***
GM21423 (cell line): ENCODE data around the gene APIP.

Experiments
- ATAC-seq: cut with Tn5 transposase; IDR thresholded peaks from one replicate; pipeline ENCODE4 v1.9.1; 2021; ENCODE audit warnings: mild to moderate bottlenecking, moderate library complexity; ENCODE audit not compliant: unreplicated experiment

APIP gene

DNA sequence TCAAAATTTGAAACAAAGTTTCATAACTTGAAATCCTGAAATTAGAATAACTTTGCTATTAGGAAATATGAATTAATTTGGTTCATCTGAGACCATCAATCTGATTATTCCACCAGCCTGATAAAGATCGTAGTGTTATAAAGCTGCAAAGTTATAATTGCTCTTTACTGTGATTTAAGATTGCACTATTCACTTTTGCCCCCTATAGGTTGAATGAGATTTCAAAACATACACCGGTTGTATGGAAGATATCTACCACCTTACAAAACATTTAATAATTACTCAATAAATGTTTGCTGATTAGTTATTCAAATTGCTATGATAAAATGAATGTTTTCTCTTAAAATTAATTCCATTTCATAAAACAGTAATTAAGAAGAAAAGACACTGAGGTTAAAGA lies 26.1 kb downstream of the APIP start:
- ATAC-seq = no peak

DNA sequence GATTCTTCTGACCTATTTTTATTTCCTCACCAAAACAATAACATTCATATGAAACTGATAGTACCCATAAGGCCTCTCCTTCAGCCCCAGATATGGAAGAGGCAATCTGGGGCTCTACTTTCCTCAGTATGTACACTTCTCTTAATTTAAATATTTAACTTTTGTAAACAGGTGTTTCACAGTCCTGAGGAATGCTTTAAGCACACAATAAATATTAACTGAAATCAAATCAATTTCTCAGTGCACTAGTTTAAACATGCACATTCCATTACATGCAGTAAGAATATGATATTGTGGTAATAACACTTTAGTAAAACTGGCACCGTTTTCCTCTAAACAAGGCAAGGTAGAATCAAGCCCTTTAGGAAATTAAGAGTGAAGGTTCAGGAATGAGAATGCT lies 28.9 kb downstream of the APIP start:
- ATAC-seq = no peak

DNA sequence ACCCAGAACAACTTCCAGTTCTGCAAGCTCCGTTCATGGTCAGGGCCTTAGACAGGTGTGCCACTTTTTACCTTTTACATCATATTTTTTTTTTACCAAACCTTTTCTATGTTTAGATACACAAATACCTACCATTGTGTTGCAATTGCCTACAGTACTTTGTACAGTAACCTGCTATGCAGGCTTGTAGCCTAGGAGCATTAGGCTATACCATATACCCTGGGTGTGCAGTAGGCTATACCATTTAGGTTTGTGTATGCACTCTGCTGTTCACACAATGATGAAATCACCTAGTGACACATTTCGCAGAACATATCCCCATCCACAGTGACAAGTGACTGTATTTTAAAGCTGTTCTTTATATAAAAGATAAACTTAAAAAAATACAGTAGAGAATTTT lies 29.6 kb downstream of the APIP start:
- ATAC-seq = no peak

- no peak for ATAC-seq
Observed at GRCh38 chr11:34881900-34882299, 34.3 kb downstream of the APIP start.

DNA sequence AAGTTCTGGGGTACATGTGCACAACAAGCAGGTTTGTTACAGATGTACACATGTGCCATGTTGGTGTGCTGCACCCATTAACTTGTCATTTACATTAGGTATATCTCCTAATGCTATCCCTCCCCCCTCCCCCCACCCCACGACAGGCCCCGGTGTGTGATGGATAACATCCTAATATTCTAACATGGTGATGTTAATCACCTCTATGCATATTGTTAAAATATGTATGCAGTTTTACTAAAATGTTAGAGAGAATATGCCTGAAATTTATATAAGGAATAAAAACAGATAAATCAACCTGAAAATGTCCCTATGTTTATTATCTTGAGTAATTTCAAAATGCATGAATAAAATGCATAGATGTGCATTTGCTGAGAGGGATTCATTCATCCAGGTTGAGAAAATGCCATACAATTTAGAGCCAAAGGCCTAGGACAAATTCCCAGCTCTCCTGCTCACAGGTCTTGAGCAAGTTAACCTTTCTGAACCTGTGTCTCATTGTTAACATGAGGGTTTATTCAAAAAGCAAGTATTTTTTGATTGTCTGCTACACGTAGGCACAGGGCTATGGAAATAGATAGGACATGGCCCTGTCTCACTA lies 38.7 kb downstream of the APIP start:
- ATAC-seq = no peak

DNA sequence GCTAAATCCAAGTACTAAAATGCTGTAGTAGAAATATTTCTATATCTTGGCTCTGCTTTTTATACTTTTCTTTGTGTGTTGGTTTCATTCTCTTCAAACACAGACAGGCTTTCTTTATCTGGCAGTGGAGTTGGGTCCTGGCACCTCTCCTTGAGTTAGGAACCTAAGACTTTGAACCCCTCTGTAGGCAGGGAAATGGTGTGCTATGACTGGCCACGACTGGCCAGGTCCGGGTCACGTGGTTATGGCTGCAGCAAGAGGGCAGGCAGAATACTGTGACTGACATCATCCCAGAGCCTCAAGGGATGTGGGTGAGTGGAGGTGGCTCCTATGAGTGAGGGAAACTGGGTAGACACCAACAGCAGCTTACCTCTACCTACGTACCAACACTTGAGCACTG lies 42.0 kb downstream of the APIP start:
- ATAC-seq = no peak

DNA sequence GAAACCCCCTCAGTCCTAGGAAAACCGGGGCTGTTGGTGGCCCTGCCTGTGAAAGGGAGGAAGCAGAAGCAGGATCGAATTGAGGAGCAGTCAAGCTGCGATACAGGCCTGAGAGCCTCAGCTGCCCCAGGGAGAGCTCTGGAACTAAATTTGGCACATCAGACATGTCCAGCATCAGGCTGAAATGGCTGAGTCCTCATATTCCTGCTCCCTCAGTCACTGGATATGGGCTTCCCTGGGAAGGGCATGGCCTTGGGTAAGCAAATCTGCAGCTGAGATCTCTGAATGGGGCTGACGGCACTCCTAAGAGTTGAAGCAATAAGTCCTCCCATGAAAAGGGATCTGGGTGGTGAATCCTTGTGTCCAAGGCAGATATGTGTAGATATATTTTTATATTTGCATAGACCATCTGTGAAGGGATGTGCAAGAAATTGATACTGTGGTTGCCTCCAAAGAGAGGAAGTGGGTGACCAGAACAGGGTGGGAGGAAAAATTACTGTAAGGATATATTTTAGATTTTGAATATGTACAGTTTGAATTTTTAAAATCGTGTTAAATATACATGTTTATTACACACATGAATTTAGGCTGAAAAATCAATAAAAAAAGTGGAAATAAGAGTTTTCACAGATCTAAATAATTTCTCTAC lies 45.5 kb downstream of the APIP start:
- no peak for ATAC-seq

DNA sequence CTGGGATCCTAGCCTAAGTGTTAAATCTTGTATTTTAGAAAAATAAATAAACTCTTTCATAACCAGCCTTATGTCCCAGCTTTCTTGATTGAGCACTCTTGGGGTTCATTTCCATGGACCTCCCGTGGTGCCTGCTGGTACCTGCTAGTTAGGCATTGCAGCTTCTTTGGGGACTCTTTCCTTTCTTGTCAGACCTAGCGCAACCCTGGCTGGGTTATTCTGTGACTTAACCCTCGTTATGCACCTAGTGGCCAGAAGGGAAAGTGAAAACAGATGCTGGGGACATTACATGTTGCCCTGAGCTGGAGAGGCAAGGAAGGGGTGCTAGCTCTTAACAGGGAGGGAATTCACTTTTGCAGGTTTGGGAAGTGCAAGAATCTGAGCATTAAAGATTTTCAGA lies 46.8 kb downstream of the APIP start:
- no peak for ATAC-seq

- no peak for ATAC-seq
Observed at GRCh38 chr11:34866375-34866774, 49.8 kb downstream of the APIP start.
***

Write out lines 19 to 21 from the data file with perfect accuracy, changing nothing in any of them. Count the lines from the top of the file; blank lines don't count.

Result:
DNA sequence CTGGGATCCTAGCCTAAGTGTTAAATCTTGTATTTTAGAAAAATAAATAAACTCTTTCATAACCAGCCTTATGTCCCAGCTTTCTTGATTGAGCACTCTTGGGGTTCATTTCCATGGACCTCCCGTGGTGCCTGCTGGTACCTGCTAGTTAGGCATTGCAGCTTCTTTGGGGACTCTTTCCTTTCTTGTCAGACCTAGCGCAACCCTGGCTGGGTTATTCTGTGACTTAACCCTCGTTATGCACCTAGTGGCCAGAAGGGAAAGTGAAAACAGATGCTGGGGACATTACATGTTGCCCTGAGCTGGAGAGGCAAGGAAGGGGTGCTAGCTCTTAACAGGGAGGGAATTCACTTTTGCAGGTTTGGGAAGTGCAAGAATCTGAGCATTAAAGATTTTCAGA lies 46.8 kb downstream of the APIP start:
- no peak for ATAC-seq

- no peak for ATAC-seq